The objectives of this study were 3-fold: 1) To describe the changes in COVID-19 KAPs among households experiencing extreme poverty in the Philippines over a period of about 8 months, 2) to examine the socio-demographic characteristics correlated with COVID-19 knowledge and practices during the second survey period, and 3) to assess whether receiving targeted health education was correlated with greater KAP towards COVID-19.


Study design

This study was conducted in partnership with International Care Ministries (ICM), a Philippine-based non-governmental organization (NGO) working to support extreme low-income households through a poverty-alleviation program called “Transform”. ICM’s “Transform” program works exclusively with individuals and households experiencing extreme poverty, defined by the organization as households that report having a daily income below US$0.50 per person [10]. Embedded within “Transform” are health training sessions that ordinarily focus on areas such as hygiene, sanitation, disease prevention and nutrition. As the pandemic progressed, a module on COVID-19 was integrated into the program in April 2020, and included topics such as transmission routes of COVID-19, social distancing, hand hygiene reminders, and encouragement of face mask use. Not all participants who were enrolled were able to complete the “Transform” program due to various disruptions related to COVID-19, however, this allowed us to examine the effect of health education on KAP in this context.

The survey was carried out from November 12, 2020, to December 12, 2020, about 8 months since the first COVID-19 KAP questionnaire was administered (Figure 1) [8]. As with the previous study, the household survey data were collected as part of ICM’s regular monitoring and evaluation of “Transform”. For study purposes, we will refer to the first survey as “the early pandemic period”, and the second survey as the “mid-pandemic period”, as the pandemic is ongoing and still evolving. All “Transform” participants were pre-screened by ICM and partnering community leaders to be experiencing extreme poverty based on self-reported income and physical dwelling characteristics. The subset of participants surveyed was different than in the previous study, but given Transform’s homogenous recruitment process, both samples should represent the same socio-demographic background.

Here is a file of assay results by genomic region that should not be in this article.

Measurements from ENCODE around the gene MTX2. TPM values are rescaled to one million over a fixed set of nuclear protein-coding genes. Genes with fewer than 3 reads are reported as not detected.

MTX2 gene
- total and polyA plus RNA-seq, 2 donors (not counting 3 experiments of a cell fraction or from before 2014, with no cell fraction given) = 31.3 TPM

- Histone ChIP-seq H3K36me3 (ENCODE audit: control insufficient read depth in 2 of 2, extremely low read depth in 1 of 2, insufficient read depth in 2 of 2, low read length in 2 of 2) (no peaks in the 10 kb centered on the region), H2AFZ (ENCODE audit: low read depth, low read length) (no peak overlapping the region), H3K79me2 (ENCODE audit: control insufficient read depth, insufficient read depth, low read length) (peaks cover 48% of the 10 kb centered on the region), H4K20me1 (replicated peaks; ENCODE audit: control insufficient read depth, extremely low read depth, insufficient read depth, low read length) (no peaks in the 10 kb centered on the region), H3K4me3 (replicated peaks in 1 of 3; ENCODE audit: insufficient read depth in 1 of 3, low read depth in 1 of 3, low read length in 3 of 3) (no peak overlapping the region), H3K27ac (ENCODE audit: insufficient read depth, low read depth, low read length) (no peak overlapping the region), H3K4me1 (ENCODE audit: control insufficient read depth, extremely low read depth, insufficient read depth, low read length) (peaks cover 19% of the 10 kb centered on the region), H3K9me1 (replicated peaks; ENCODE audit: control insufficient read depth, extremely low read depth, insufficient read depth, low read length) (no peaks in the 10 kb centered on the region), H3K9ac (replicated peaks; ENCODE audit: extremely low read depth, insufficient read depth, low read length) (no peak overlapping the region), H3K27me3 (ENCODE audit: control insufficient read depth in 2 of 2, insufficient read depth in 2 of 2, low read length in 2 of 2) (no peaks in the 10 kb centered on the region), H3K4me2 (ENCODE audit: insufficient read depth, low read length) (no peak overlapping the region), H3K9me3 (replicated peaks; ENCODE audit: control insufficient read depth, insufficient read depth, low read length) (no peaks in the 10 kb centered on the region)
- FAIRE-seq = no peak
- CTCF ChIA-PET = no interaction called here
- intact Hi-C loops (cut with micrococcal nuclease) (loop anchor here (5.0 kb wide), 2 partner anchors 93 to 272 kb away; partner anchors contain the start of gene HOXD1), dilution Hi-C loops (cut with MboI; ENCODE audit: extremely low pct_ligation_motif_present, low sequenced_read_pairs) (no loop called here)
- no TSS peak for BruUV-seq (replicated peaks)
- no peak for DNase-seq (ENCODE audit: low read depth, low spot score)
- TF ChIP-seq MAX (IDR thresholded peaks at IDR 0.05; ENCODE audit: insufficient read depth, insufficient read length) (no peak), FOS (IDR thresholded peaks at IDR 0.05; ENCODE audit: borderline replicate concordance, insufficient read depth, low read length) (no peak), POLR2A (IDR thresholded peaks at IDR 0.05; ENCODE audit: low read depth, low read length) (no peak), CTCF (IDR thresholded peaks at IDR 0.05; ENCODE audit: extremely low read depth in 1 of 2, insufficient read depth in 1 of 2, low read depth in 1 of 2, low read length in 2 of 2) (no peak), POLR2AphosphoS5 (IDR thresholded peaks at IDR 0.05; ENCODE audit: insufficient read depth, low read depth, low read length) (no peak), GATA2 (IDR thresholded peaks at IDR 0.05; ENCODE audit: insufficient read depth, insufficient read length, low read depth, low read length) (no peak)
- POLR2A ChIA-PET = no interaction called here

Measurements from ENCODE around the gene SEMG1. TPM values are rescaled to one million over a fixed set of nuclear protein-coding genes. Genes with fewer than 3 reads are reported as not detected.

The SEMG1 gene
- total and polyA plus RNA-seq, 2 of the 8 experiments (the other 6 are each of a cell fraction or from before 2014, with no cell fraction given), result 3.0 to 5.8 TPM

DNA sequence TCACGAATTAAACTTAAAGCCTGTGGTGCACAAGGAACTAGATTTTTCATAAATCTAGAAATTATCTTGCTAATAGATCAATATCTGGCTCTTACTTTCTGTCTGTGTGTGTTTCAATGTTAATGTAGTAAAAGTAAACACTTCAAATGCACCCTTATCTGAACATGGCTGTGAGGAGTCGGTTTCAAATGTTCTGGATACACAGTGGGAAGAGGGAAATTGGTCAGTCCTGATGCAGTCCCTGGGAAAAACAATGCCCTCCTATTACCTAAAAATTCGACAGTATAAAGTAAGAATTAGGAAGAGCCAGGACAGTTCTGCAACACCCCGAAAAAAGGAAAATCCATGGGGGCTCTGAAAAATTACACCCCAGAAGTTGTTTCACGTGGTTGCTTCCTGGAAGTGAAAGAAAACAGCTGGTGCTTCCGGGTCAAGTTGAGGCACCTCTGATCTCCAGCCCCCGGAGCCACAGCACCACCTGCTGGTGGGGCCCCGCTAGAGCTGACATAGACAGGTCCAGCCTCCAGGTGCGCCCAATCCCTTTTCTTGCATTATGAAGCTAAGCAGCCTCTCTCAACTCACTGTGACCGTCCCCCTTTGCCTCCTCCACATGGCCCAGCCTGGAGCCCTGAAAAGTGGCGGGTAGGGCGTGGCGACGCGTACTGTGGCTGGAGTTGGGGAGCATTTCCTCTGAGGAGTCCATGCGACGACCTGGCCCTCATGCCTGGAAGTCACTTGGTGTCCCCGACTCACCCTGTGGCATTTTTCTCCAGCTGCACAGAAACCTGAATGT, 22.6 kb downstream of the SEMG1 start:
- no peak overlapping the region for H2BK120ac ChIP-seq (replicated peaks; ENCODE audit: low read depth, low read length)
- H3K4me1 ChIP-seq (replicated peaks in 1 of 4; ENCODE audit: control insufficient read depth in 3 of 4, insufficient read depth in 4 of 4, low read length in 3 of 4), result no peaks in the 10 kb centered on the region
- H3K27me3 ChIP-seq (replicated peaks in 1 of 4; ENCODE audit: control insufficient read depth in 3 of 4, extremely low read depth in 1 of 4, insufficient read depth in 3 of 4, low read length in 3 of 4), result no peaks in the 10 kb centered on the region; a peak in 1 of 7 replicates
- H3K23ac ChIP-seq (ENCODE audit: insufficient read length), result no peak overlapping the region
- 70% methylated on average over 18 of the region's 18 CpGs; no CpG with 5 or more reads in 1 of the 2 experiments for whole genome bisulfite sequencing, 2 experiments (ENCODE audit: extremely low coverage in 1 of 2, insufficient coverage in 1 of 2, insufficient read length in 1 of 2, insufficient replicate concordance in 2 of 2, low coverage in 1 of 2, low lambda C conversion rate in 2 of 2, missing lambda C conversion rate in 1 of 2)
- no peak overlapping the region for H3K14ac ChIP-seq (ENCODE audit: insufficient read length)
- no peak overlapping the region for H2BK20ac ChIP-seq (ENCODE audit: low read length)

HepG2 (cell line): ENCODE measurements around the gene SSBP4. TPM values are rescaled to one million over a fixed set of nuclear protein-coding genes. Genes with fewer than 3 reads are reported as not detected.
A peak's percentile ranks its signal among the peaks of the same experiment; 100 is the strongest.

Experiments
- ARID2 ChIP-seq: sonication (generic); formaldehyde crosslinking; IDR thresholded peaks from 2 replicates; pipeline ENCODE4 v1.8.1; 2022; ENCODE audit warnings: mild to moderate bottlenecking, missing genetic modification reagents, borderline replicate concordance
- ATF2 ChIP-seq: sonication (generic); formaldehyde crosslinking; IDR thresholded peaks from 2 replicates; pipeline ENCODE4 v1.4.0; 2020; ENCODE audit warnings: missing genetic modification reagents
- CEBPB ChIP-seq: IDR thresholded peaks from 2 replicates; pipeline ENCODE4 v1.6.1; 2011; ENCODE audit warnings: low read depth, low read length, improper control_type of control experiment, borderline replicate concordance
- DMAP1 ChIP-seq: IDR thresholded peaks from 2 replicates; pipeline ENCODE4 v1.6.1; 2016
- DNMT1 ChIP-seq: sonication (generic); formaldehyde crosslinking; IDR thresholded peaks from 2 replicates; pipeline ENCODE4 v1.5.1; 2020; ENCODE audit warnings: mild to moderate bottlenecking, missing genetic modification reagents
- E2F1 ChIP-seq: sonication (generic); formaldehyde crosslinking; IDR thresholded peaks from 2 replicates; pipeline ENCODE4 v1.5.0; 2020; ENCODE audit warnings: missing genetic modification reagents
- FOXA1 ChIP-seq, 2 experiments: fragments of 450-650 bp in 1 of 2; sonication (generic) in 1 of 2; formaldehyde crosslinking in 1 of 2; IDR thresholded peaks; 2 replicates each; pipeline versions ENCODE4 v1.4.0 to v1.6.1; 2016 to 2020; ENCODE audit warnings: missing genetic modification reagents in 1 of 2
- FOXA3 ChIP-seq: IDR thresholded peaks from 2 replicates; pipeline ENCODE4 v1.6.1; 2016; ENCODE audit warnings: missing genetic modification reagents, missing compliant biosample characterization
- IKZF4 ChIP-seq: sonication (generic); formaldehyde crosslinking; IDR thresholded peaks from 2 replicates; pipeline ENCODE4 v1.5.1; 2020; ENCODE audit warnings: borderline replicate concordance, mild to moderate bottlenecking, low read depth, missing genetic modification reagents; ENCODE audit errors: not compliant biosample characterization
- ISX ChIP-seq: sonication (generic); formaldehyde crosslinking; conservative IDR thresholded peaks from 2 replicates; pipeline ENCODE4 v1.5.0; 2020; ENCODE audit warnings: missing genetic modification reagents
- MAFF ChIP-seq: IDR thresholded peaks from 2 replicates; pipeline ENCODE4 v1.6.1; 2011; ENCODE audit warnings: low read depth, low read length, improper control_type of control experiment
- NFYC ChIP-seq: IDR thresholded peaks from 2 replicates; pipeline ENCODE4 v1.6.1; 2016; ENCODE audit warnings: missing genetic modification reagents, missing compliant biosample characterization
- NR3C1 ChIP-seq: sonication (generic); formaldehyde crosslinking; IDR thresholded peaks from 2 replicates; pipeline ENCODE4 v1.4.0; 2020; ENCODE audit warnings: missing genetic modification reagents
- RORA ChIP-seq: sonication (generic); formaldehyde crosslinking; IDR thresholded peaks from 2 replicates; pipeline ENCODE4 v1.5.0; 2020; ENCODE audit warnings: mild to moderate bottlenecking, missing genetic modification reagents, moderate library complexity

Figure 1.  Confirmed COVID-19 cases over time in the Philippines and International Care Ministries (ICM) survey periods.

The KAP questions for the respondents were identical to those used during the early pandemic period, covering the domains of knowledge (awareness of the COVID-19, modes of transmission, effective preventive measures), attitudes (perception of life disruption due to COVID-19, worry about contracting the virus), practices (preventive measures adopted), and sources consulted for information about COVID-19 (see Online Supplementary Document for the full list of questions). These surveys were translated from English to local languages (Tagalog, Bisaya, and Hiligaynon), and subsequently back-translated to ensure accuracy.

COVID-19 precautions were implemented throughout the data collection process to ensure the safety of the survey enumerators and the respondents. Enumerator training included modules on proper mask usage and hygiene practices, safety precautions, and surveying strategies, such as organizing seating arrangements to maintain social distancing and surveying outdoors or in well-ventilated areas. These training sessions were conducted online where possible, and arrangements for grouped off-site online training were made for enumerators who were unable to access the online training at home due to poor internet connectivity, in compliance with local gathering restrictions. Reverse transcription-polymerase chain reaction (RT-PCR) COVID-19 tests were provided at ICM’s regional field office sites, and enumerators were required to submit a negative test prior to entering the communities. Data collection periods were phased across field office sites to account for testing needs and local travel restrictions. Upon arrival at the household, enumerators were instructed to first inquire if anyone in the household was confirmed or suspected of being infected with COVID-19, being monitored for COVID-19, or currently undergoing quarantine. If so, this was noted by the enumerators and the survey was not conducted.

Households in rural, urban, and coastal settings from the following twenty provinces in the Philippines were surveyed: Palawan, North Cotabato, Zamboanga Del Sur, Misamis Occidental, Zamboanga Del Norte, Sultan Kudarat, Zamboanga Sibugay, Sarangani, Davao Del Sur, South Cotabato, Guimaras, Siquijor, Antique, Aklan, Capiz, Iloilo, Negros Oriental, Bohol, Negros Occidental, and Cebu.

Statistical analysis

Frequencies and proportions were calculated for each KAP question from both surveys conducted during the early pandemic period and the mid-pandemic period. Given that our continuous outcome measures did not follow a normal distribution via examination by the Shapiro-Wilk test, the Kruskal-Wallis test was used to assess whether there were significant differences (P < 0.05) in KAP identification between the two time points.